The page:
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Let $m,n, N$ be $3$ natural numbers. I want to know how many ordered pairs $(m,n)$ are possible such that $2^m\cdot 3^n< 10^N$.

My attempt: Taking $\log$ base $10$ on both sides, we have $m \log2 + n\log 3 < N$ Which is kind of a Diophantine inequality. How do I proceed now?

Also, can this approach be generalised for more than 2 primes?

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Assuming your natural numbers start at $0$, an exact expression would be $$\sum_{m=0}^{\left\lfloor\dfrac N{\log 2}\right\rfloor}\left\lfloor1+\dfrac {N-m\log 2}{\log 3}\right\rfloor.$$

We're basically letting $m$ assume all possible values, then for each $m$ calculating the range of possible $n$ values. This approach can be extended to multiple primes, e.g. $$\sum_{x_2=0}^{\left\lfloor\dfrac N{\log 2}\right\rfloor}\sum_{x_3=0}^{\left\lfloor\dfrac {N-x_2\log2}{\log 3}\right\rfloor}\sum_{x_5=0}^{\left\lfloor\dfrac {N-x_2\log2-x_3\log3}{\log 5}\right\rfloor}\left\lfloor1+\dfrac {N-x_2\log 2-x_3\log3-x_5\log5}{\log 7}\right\rfloor.$$

This is all a bit messy. If only $\log 2$ and $\log 3$ were integers, then we could use Pick's Theorem!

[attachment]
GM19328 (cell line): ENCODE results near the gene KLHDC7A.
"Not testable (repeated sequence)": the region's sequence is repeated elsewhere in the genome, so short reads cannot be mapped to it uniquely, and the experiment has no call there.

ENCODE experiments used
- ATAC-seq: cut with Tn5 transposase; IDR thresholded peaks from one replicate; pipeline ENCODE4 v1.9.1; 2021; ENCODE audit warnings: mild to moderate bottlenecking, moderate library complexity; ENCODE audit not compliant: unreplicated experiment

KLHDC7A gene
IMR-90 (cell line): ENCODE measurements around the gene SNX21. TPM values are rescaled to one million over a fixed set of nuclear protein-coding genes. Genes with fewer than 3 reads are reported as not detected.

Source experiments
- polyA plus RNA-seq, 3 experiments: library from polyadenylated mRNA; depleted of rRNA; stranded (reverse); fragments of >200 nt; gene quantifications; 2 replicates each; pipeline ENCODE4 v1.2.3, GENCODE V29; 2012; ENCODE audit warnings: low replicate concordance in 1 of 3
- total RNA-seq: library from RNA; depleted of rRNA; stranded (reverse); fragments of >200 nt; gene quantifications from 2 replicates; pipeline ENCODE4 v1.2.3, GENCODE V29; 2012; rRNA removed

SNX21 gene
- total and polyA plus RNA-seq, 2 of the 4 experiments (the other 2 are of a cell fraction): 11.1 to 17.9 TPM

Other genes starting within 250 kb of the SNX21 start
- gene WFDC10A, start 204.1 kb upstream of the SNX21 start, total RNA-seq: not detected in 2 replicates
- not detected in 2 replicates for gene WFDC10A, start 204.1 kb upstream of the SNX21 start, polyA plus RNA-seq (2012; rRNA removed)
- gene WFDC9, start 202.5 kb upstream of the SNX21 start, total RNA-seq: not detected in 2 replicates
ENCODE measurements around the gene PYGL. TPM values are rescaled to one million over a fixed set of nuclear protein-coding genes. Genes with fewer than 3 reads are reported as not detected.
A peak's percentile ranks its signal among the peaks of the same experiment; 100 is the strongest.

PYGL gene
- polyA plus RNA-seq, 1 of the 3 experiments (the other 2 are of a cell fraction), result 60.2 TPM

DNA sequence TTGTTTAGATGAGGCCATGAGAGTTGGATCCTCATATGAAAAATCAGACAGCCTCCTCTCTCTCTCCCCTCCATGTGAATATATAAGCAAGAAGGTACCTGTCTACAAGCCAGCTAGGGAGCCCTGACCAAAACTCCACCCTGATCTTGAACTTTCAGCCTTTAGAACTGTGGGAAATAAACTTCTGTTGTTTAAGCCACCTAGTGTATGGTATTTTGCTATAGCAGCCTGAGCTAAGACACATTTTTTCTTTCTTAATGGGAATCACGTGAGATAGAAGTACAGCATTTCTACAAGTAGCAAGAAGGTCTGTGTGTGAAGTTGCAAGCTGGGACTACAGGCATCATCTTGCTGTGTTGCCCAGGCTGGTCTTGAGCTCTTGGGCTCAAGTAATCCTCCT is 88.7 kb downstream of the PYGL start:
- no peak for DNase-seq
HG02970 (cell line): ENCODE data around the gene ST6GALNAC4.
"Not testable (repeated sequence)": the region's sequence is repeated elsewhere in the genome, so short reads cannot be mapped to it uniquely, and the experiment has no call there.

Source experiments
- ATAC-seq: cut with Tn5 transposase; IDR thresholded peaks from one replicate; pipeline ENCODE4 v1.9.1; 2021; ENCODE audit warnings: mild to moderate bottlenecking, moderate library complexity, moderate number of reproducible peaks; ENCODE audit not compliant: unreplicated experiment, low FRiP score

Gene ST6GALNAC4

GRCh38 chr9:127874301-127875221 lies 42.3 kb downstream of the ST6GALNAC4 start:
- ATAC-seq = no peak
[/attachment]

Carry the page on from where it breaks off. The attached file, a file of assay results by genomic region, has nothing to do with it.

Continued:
A fairly accurate approximation is $\dfrac12 \left(\left\lfloor\dfrac N{\log 2}\right\rfloor+1.5\right)\left(\left\lfloor\dfrac N {\log 3}\right\rfloor+1.5\right)$. This approximates the number of lattice points (points with integer coordinates) under the line $m \log 2 + n \log 3 = N$ by halving an (almost) average of what we'd get if we rounded down the intercepts vs. rounding up.

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  • $\begingroup$ Thank you very much for your answer. I have few questions, which are as follows: How did you get 1 in summand? Can we do it in similar way by letting n assume all possible values, if yes what is the explanation that it will lead to the same answer? How do you apply Pick's theorem in case of only 2 primes? How did you get the approximate value for the sum? $\endgroup$ – SARTHAK GUPTA Dec 23 '19 at 4:07

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